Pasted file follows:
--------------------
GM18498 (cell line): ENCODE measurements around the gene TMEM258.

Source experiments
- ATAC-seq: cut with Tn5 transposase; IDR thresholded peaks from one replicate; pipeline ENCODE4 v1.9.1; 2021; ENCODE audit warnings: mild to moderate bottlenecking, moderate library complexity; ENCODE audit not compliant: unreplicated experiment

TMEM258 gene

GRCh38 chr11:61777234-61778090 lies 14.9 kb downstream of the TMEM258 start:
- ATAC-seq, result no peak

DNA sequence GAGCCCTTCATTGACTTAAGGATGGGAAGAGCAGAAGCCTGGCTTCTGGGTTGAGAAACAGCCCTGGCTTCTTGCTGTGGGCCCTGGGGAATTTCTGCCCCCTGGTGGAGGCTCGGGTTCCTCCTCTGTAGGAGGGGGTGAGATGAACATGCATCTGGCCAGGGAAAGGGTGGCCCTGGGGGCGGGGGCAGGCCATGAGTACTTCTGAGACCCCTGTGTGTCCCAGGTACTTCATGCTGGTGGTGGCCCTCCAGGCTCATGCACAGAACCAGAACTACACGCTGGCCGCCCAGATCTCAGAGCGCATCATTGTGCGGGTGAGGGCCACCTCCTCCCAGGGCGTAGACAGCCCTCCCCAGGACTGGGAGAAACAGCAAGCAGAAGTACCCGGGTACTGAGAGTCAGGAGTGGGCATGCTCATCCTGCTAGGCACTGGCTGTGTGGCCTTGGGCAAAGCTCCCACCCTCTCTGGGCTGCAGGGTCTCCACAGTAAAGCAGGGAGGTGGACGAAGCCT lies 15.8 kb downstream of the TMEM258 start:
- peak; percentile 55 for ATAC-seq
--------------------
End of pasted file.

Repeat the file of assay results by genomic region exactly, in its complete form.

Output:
GM18498 (cell line): ENCODE measurements around the gene TMEM258.

Source experiments
- ATAC-seq: cut with Tn5 transposase; IDR thresholded peaks from one replicate; pipeline ENCODE4 v1.9.1; 2021; ENCODE audit warnings: mild to moderate bottlenecking, moderate library complexity; ENCODE audit not compliant: unreplicated experiment

TMEM258 gene

GRCh38 chr11:61777234-61778090 lies 14.9 kb downstream of the TMEM258 start:
- ATAC-seq, result no peak

DNA sequence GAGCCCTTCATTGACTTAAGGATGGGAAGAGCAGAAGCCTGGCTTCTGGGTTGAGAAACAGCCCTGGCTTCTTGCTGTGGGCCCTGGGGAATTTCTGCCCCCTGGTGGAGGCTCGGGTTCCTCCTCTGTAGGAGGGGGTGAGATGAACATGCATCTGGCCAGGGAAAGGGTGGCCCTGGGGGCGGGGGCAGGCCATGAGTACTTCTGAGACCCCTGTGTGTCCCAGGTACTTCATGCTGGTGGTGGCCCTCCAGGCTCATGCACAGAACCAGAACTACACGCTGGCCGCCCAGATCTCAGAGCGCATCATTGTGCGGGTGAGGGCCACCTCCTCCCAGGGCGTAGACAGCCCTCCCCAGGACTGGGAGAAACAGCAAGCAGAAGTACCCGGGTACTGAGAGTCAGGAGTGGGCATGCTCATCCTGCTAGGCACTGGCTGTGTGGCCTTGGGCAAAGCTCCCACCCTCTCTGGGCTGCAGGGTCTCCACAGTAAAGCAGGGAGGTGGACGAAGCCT lies 15.8 kb downstream of the TMEM258 start:
- peak; percentile 55 for ATAC-seq